The book of Judges takes up where the book of Joshua left off. The Israelites are in the Promised Land, and they’ve started to take over the land, but they haven’t completed the job. Not every tribe has their land, yet.
In my summary of the book of Joshua, I mentioned that the period written about in that book was probably one of the high points in Israelite history (from a spiritual point of view). I think Judges represents a low point; once they lost Joshua, they seemed to lose their spiritual guidance. They forgot about the LORD and His precepts, and the entire book of Judges seems like a long, downward trend, in terms of spirituality—ending, in chapters 19–21, with some of the most terrible events I’ve read in the Old Testament. This book contains some very memorable stories, such as the story of Gideon testing God, and the story of Samson and Delilah, but when I read the book, those aren’t the stories that stay with me. I come away from the book of Judges with a profound sadness, at the fallen state of mankind, and our inability to follow God, without His explicit help. (I should have a profound sense of gratitude, too, that He does give us that help, but when I read Judges, it’s the sadness that really grips me.)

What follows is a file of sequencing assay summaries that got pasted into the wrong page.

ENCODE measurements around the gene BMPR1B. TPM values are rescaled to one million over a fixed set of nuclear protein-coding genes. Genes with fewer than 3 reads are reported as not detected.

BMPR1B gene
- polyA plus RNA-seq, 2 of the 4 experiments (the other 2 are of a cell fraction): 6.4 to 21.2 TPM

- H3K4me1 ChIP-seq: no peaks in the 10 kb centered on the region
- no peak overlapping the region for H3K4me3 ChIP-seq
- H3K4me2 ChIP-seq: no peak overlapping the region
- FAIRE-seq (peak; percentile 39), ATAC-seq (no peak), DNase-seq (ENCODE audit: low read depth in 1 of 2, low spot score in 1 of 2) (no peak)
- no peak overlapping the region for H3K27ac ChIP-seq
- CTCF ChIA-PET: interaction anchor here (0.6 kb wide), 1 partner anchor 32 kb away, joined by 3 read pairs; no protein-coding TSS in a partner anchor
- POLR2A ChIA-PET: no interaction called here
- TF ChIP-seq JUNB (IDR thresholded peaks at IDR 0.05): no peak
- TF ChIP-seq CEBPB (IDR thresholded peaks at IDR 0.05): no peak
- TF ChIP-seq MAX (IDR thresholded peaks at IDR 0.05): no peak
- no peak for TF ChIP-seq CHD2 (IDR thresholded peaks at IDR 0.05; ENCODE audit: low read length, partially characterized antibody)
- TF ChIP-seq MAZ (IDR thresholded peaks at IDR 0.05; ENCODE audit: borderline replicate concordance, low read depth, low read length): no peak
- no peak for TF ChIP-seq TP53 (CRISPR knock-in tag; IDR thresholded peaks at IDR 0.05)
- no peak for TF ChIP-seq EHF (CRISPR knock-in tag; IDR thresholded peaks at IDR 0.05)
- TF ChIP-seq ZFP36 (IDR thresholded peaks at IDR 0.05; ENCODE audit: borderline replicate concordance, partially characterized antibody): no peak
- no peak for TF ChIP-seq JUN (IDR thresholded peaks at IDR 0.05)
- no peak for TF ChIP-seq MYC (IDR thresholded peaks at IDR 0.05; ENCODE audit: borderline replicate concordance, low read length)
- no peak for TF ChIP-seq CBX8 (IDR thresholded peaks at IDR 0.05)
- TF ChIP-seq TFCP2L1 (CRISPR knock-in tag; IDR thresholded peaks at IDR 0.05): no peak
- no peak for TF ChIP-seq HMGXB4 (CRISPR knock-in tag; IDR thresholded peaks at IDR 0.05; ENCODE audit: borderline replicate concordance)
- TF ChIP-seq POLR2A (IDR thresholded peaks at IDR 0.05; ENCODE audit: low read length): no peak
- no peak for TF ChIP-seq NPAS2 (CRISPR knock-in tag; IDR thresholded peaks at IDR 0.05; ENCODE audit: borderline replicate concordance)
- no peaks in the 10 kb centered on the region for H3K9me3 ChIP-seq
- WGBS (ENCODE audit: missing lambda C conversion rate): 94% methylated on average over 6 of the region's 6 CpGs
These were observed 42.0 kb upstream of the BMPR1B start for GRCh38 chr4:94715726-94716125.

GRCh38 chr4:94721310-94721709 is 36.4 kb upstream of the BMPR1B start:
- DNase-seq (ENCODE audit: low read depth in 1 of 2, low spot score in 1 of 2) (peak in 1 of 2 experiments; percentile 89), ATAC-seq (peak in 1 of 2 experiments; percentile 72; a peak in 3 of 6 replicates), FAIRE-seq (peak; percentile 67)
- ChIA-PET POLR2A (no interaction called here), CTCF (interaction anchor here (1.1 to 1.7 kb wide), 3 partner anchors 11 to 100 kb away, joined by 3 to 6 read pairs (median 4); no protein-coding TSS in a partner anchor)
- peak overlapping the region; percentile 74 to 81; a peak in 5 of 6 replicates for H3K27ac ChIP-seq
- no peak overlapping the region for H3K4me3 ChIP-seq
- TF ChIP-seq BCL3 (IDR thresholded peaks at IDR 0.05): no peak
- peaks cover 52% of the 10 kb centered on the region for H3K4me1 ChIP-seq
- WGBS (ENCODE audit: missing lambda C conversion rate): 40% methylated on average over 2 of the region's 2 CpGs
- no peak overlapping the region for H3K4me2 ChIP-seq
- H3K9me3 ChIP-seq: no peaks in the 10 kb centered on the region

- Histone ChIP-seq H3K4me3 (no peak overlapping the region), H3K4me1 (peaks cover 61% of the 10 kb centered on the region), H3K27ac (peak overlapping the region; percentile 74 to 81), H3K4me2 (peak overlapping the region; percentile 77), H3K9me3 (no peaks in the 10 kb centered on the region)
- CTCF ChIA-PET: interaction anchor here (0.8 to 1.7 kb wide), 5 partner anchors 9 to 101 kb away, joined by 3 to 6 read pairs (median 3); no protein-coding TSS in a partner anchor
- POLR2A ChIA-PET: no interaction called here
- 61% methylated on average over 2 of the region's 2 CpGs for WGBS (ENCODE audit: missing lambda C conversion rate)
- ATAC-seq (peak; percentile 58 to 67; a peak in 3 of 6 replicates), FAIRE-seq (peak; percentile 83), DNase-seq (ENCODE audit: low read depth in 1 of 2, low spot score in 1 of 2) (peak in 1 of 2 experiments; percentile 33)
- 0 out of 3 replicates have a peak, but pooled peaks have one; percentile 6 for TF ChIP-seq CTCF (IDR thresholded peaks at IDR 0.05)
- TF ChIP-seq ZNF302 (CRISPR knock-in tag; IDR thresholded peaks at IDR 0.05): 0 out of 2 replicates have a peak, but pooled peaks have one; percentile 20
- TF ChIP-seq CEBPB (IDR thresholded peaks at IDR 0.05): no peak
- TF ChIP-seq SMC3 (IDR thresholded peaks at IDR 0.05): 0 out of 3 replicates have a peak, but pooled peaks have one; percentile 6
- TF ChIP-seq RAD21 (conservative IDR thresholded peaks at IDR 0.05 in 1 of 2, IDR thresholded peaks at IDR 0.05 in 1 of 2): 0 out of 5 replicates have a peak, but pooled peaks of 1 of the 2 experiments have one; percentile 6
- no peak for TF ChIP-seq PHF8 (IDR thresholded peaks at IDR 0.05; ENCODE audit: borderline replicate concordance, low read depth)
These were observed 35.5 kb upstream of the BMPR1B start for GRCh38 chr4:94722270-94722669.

The book ends with verse 21:25—a verse which sums up the book: “In those days Israel had no king; everyone did as he saw fit.”